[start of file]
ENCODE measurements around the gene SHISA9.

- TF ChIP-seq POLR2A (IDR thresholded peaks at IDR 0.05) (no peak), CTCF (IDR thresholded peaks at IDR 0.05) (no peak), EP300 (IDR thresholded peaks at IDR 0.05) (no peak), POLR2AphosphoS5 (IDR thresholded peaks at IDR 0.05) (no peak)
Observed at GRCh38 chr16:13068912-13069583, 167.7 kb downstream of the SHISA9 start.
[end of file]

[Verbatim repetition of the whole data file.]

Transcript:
ENCODE measurements around the gene SHISA9.

- TF ChIP-seq POLR2A (IDR thresholded peaks at IDR 0.05) (no peak), CTCF (IDR thresholded peaks at IDR 0.05) (no peak), EP300 (IDR thresholded peaks at IDR 0.05) (no peak), POLR2AphosphoS5 (IDR thresholded peaks at IDR 0.05) (no peak)
Observed at GRCh38 chr16:13068912-13069583, 167.7 kb downstream of the SHISA9 start.